A dramatic cityscape is one of the powerful images we have in photography. It can convey a sense of wonder, power and beauty, often all three together. In this article we are going to take a look at how to shoot cityscapes for best effect.
The Right Time, The Right Place
This well known idiom is very apt for shooting cityscapes. Along with other types of landscape photography, position, time and weather are the vital ingredients that can make or break a good cityscape.
Planning is everything, first you need to scout your location, then you need to analyze the route of the sun across your scene. As with much outdoor photography the best time to shoot a cityscape is during the Golden hours, however, big brightly light cities can also look awe inspiring during the Blue Hour, that hour after the sun sets when the sky is a deep, rich blue.
If you are shooting for instance a medieval city, you will want to shoot in the dawn or dusk light where the soft yellows will give the scene a timeless feel. If your scene is a more modern, dynamic place, the hour from sunset will be a great time to shoot, the last rays of light reflecting from the modern glass and steel edifices, and the neon lights punching into the darkening blue sky.
One powerful visual technique in cities, is to use a long exposure during in the blue hour. This will add headlight trails to your already brightly lit neon signs, conveying a sense of motion and dynamism to the image. Water is a great enhancer of cityscapes, many of the worlds great cities are built on an around water. Use the water’s reflections to add texture to the scene and to lead your eye to the subject. As well as water, elevation is a powerful tool in the cityscape photographer’s arsenal. Getting an elevated viewpoint can create new insights on a city and add a sense of scale.
Use the Golden Hours – Photo By Jason Row Photography, on Flickr
Or the Blue Hour by Jason Row Photography, on Flickr
A Sense of Scale
This is one thing that can be completely lost in even the most inspiring cityscape. Look for reference points in the foreground of your shot to define the scale of the city behind. Perhaps a boat in the harbor, or a stream of cars heading towards the city. Any of these will add both scale and dimension to your image.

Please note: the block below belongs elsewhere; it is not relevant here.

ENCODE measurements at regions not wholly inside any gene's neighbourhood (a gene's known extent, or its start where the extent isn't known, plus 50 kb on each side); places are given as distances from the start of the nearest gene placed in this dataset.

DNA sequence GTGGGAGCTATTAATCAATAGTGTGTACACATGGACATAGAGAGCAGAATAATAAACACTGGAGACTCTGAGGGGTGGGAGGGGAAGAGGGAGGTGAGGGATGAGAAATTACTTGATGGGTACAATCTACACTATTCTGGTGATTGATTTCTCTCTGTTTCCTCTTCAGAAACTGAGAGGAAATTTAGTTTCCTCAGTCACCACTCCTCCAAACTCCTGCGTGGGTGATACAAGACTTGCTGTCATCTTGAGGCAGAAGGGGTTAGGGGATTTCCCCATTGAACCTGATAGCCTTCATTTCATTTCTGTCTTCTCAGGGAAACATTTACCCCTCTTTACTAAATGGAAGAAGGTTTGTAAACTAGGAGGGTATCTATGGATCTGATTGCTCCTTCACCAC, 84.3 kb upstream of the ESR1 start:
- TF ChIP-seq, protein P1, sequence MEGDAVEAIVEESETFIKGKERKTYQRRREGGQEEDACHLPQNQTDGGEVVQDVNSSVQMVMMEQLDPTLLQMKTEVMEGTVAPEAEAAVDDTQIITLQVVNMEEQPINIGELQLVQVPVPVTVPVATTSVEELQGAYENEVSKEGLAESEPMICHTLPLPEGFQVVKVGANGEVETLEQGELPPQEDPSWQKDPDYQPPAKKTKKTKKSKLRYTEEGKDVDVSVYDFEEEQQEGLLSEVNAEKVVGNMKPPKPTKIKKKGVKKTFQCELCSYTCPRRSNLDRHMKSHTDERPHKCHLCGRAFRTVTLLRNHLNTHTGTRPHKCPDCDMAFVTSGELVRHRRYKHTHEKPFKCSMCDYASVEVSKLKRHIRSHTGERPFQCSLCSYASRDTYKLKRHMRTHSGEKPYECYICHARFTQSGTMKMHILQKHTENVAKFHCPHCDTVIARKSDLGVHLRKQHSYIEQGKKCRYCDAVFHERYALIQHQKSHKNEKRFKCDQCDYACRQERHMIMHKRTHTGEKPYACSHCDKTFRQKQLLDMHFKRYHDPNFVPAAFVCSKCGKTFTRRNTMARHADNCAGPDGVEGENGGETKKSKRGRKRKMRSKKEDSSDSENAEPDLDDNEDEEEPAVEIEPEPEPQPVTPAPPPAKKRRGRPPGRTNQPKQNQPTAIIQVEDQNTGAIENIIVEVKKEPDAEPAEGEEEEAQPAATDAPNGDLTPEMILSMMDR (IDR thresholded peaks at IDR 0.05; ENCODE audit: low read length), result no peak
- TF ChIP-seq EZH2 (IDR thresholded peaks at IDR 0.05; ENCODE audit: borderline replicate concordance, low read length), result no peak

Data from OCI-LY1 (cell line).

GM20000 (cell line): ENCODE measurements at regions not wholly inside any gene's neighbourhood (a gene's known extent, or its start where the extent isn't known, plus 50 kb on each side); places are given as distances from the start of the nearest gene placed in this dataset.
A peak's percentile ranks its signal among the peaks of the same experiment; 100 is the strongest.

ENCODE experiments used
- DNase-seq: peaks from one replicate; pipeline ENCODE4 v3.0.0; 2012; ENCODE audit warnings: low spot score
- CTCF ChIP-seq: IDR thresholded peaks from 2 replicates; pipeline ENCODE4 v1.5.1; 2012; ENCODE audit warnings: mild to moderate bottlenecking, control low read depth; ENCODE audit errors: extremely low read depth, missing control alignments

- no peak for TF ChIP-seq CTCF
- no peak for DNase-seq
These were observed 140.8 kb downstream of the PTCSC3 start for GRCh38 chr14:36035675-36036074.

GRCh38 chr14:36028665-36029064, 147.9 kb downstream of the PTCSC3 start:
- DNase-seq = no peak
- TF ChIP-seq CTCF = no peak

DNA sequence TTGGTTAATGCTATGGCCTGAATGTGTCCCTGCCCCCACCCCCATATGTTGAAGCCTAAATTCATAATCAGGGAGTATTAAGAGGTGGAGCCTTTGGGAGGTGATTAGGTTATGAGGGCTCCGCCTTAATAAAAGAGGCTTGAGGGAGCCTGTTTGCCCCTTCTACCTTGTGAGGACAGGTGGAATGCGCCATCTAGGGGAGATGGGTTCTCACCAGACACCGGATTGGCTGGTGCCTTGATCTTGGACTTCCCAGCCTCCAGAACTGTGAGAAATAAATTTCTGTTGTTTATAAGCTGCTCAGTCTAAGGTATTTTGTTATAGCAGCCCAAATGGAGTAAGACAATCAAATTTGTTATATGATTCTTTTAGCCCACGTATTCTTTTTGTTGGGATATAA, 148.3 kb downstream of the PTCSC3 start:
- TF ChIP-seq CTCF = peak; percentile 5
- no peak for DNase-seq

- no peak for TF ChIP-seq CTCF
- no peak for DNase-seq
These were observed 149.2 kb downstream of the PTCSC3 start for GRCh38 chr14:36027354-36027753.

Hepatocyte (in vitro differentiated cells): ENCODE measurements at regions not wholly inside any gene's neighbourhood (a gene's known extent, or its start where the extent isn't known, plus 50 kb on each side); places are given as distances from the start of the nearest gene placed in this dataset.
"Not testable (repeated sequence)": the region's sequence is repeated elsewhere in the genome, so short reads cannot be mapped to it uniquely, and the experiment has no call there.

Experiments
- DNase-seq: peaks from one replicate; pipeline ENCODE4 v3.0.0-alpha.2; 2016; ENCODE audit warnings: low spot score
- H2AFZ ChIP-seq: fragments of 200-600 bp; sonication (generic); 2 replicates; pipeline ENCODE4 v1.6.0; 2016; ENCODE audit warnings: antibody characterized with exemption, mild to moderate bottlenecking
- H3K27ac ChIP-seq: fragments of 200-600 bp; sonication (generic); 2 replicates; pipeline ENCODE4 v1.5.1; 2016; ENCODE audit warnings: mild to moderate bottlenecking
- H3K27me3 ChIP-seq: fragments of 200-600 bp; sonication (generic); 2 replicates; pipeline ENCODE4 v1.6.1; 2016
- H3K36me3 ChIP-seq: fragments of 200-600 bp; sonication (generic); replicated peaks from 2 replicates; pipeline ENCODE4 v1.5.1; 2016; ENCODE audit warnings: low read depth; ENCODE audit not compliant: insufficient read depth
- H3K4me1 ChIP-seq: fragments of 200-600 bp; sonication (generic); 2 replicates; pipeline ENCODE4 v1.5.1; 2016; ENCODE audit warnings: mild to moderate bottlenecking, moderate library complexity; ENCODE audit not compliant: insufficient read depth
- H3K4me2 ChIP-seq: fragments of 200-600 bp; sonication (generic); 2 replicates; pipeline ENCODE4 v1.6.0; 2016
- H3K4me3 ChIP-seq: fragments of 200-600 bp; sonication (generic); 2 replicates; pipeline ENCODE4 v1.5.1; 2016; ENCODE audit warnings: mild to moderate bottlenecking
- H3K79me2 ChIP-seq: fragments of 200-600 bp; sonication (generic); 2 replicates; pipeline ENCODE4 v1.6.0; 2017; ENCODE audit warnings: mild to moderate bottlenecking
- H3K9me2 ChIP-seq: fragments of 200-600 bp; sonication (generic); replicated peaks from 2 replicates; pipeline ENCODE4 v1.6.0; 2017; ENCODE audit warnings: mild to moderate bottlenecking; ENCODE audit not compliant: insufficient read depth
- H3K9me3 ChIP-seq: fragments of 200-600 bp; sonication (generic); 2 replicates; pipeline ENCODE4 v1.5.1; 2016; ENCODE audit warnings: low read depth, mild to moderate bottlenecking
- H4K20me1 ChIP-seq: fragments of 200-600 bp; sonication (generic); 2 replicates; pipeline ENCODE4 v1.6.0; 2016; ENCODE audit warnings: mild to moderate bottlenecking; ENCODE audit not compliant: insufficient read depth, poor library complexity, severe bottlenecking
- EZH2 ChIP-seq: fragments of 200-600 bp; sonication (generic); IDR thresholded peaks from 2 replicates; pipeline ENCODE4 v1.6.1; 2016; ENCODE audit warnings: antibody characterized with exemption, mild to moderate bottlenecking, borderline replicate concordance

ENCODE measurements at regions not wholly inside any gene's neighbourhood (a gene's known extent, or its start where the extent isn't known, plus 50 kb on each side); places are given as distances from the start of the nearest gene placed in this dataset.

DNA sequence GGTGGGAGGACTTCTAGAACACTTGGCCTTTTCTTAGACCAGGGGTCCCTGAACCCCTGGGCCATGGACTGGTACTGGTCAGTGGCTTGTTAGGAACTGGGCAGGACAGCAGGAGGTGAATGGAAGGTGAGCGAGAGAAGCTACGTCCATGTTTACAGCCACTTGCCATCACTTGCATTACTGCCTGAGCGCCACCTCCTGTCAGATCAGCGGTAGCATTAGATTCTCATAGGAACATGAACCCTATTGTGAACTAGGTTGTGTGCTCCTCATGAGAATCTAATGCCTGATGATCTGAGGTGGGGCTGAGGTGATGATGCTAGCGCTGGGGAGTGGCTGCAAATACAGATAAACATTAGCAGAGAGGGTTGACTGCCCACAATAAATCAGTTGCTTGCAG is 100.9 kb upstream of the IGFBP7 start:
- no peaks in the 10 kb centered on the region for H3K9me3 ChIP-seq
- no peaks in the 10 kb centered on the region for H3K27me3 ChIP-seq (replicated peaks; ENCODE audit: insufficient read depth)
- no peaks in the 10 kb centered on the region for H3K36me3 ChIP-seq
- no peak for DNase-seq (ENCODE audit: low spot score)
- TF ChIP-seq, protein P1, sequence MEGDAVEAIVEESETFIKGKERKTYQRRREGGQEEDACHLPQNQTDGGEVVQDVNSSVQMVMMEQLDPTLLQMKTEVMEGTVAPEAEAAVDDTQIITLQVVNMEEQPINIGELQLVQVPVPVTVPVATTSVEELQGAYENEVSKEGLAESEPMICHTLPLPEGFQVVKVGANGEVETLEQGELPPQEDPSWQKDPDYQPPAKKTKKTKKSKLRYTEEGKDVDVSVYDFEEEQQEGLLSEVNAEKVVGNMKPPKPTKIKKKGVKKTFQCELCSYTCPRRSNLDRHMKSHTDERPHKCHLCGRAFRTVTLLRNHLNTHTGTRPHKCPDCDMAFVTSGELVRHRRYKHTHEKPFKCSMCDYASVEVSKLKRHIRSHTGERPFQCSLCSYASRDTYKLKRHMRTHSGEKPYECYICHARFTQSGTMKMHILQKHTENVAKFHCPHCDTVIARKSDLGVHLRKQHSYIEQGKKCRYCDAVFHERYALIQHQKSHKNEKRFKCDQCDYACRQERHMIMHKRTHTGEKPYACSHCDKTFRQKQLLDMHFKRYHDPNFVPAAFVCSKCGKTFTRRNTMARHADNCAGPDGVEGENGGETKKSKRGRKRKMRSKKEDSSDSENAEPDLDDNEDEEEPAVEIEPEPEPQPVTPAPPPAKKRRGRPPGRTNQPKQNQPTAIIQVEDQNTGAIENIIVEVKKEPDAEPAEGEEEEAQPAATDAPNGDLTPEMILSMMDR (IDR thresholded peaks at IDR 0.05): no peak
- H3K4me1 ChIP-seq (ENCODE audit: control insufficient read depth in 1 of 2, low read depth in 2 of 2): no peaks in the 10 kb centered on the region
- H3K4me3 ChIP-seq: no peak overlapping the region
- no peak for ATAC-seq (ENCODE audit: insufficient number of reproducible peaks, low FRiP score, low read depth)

Also a cityscape does not have to be a wide angle, grand scale image. By using a telephoto lens, you can zoom in and isolate specific areas on an image, that help identify the location without revealing the whole scene. For example in London you might shoot using a telephoto lens to isolate a classic red bus with the Houses of Parliament behind.
Another technique that you can use is to create panoramas by stitching multiple images together. As we said before, try to incorporate some foreground detail into the panorama to add both scale and lead the eye to the scene beyond.
The boat gives a sense of scale by Jason Row Photography, on Flickr
Try an elevated position by Jason Row Photography, on Flickr
Equipment for Shooting Cityscapes
Before we get to cameras and lenses, one vital piece of equipment you will need for great cityscapes is a good quality, sturdy tripod. By their very nature cities are intensely rich in detail and any motion blur caused from hand holding a camera will reduce the both the sharpness and the impact of the shot.
If you have access to one, use a remote release and if possible shoot with your camera’s mirror locked up. You are look to wring every ounce of detail out of that image.
Tying in with this, you should use your very best lenses. Wide cityscape shots are generally very linear, i.e they have lot of straight lens. Better quality lenses will not only have lower distortion but also their edge sharpness will be significantly better, increasing the detail in the image across the whole scene.
Depending on your lens/camera combination, aim to shoot at an aperture of around f8-f11. Any smaller than this and you will start to introduce diffraction, which will reduce your image quality, any wider and you run the risk of getting your foreground out of focus. On your camera, try to shoot RAW, this will allow you to not only capture extra detail in the highlights and shadows but also to apply your own, more controlled sharpening in the post production.
Wait for the best moment by Jason Row Photography, on Flickr
Cityscapes are wonderfully satisfying to shoot, but you need to be patient. Find your scene, your time of day and set up your camera. Now rather than continuously firing away, step back from the camera and survey the scene in front of you. Watch it as the light changes, and look for details that define the scene. During the Golden and Blue hours you will need to work fast but not in haste. Take only the shots that look great, this will give you more time to watch the scene for the next spectacular moment. Truly a case of less is more.
Nice article and beautiful examples!
I have a related question about cityscapes and lighting. I want to hang some photographic art on the walls of a home office. My desire is to use local city shots, but I want them to be in black & white to go with a theme of grays and blacks in the room. How would you go about something like that? Would you choose your timing as if you were working with color, or just seek out interesting shadows at different times of the day?
Thanks in advance for any tips.
Black and White works pretty much the same way but it really depends on what you want to photograph in your city. If it’s modern architecture, then strong defined shadows and blue skies with nice clouds may work well, if your city is older then shooting in stormy weather can make for great shots. Think sunshine shining through dark foreboding skies. Either way, the middle of the day is best avoided.
Excellent article, just the kind of “how to” that helps us amateurs improve. Many thanks!